Rip Torn as Louis XV
After the dazzling, multifaceted talents and dynamic
energy of Louis XIV (September 5), his great-grandson and heir, Louis XV was
a major disappointment, Crippled by his self-indulgence, promiscuity,
laziness, and indifference to the political challenges within
France and the rest of Europe. Louis failed to rule effectively and
plunged the country into near bankruptcy and caused his nation to
despise the monarchy - the two factors that led to the French revolution.
Louis seemed to be aware of the forces of anti-monarchism threatening his
family's rule and yet failed to do anything to stop them. Popular legend
holds that Louis predicted, "After me, the deluge" ("Après moi, le déluge").
Louis is remembered more for his series of mistresses than by any aspect of his reign
- two of which, Madame de Pompadourand Madame du Berry
captured and fascinated the world's' s imagination and interest for nearly
Louis XV has been a principal character in
more than 30 films, many of which focused on his mistresses, Tthe most
memorable portrayals of Louis were by John Barrymore in Marie Antoinette (1938), Red Skelton
Du Barry was a Lady (1943), André Luguet in Madame du Barry (1954), and Rip Torn in Marie Antoinette (2006).
Louis' initial sexual escapades were homosexual, not because of sexual
preference but by his Regent's (Philippe II, Duke of Orléans) fear of
allowing any ambitious young girls from taking advantage of the young king's
sexual inexperience. The young boys with whom Louis shared his first sexual
experiences were rounded up and exiled. When Louis asked what had happened
to his friends, the young monarch was told that they were caught pulling up
fence posts in the royal park and were banished for their vandalism.
After this scandal, Louis was quickly married of to Maria Leczinska the daughter of the dethroned and exiled Polish king,
Stanislas Leczinski Although several years older than Louis
and relatively plain, Louis was attracted to her ripe, Rubenesque sexuality.
Unfortunately, Marie was sexually frigid and preferred cooking instead. Louis'
sexual frustrations eventually led him to a series of other women
Louis's first four mistresses
were the de Nesle sisters, only one of which,
Madame de Chateauroux, was attractive. However, like her sisters, she was a
self-centered golddigger. She
demanded a grand house in Paris, jewels, and a monthly income. Any children
that might be born were to be legitimized . Louis XV, deeply in love, accepted
all her demands. Although
Madame de Chateauroux
used and abused the king, she was probably
the great passion of his life. In August of 1744, the king became seriously
ill and it was apparent he might die. To prepare himself, he knew he had to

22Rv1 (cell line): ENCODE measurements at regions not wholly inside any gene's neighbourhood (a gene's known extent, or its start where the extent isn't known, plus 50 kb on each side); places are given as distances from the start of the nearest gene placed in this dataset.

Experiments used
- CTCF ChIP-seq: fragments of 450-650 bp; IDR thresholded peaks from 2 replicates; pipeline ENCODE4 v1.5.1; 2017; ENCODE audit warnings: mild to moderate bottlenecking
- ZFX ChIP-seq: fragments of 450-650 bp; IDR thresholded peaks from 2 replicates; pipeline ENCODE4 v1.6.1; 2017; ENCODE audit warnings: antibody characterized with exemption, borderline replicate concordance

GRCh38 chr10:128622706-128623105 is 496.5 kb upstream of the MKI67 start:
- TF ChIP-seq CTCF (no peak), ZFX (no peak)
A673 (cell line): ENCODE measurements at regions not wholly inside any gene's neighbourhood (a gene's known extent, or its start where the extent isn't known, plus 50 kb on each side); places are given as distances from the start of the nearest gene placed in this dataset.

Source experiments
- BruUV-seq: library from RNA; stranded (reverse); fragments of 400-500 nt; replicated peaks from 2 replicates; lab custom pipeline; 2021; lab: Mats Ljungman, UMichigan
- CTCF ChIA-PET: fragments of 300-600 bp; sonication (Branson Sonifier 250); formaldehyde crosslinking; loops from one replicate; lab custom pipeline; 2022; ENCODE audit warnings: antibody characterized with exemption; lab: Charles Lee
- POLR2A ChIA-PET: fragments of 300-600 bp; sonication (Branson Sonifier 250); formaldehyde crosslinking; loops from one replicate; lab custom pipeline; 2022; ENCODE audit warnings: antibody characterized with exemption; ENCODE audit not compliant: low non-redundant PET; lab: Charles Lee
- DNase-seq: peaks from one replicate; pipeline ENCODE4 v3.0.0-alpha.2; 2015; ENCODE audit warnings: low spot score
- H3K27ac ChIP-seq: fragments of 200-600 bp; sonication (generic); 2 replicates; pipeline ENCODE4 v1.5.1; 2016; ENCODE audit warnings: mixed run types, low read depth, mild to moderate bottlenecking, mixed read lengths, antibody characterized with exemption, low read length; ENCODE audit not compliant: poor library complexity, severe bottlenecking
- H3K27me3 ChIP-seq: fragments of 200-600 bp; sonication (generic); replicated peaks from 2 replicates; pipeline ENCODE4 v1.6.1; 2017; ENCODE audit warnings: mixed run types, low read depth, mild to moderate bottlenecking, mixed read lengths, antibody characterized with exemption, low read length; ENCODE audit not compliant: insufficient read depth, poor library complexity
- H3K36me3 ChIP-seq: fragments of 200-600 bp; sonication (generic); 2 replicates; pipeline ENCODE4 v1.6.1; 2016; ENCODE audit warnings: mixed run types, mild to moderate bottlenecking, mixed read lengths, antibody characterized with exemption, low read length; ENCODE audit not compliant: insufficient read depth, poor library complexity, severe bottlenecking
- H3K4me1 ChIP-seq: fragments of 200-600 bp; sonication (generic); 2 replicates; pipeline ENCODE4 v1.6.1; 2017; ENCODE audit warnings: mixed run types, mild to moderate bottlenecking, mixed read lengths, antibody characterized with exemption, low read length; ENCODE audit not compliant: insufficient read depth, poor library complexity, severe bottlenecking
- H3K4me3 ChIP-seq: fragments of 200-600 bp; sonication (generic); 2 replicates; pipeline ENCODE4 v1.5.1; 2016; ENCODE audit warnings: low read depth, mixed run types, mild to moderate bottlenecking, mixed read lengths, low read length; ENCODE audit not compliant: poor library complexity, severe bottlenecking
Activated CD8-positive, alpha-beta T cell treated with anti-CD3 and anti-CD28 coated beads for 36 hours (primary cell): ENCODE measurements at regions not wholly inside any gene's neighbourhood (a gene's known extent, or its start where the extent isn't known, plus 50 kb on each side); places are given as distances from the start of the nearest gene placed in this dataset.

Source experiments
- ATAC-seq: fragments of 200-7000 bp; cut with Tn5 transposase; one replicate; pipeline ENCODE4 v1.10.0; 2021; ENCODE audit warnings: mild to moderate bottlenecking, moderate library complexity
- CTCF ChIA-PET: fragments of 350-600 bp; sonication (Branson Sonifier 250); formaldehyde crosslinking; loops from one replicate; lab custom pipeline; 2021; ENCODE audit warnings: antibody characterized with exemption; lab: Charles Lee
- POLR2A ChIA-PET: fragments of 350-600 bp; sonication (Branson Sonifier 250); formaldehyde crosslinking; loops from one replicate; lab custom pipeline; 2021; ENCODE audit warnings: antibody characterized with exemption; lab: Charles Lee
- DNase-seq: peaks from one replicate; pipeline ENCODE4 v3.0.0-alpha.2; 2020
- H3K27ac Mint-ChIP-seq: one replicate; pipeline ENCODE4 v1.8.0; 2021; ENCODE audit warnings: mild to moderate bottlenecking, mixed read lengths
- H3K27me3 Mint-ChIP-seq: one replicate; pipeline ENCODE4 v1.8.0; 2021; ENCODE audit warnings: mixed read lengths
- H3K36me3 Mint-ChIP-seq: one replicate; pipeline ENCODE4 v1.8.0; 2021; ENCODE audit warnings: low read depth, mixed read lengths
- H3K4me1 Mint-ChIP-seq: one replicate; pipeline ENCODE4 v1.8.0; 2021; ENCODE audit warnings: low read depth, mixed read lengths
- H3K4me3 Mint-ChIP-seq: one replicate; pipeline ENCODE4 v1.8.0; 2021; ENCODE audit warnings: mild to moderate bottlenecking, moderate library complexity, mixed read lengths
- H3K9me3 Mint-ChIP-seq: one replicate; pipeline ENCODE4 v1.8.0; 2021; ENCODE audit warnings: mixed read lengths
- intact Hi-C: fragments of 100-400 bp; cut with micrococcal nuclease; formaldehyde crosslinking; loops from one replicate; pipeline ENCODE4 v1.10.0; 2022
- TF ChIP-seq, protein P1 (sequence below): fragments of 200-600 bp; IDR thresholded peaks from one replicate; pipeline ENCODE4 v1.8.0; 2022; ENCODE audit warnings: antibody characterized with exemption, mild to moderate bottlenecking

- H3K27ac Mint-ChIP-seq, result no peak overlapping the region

dismiss his mistress and ask the queen to his side. When the people realized
that she had been dismissed, they threw rotting vegetables at her carriage
and jeered at her.
But Louis recovered and for some unknown reason took up with the remaining de Nesle sisters
who were not only ugly,
untalented, selfish, and generally unbearable. The sisters never
bathed and the husband of one of them, the rather masculine Madame de Vintamille,
once remarked "'This bitch smells like
a monkey." Due
to their smell or Louis' increasing appreciation of beauty and class, the
de Nesle dynasty was eventually replaced by the brilliant and talented
Madame de Pompadour . Eventually her age, increasing weight, and
wrinkles led Louis to search for younger sexual partners
Pompadour became the
king s royal procuress, recruiting young bourgeois girls for her former
lover's pleasure and who were housed were placed in the king's private
whorehouse (Le Parc aux Cerfs).
Louis' aging sexual passions
were eventually directed exclusively towards his last official mistress,
Madame du Barry who was required to produce aphrodisiac dishes to
tempt the king's libido. However, du Berry also created a peach and almond
torte which she named after her lover, biscuit de peche, a la
royal (the King's Peach Torte)
Louis's obsession with
aphrodisiacs helped popularize mushrooms in French cooking because of the
belief that because of their phallic shape, the fungi were aphrodisiacs.
To ensure a continued supply, Louis created the first commercial
mushroom farms n which thousands of the fungi were grown in twenty miles of underground caves and tunnels
outside of Paris. The majority of mushroom dishes termed a la royal
commemorate Louis XIV's passion for the fungi.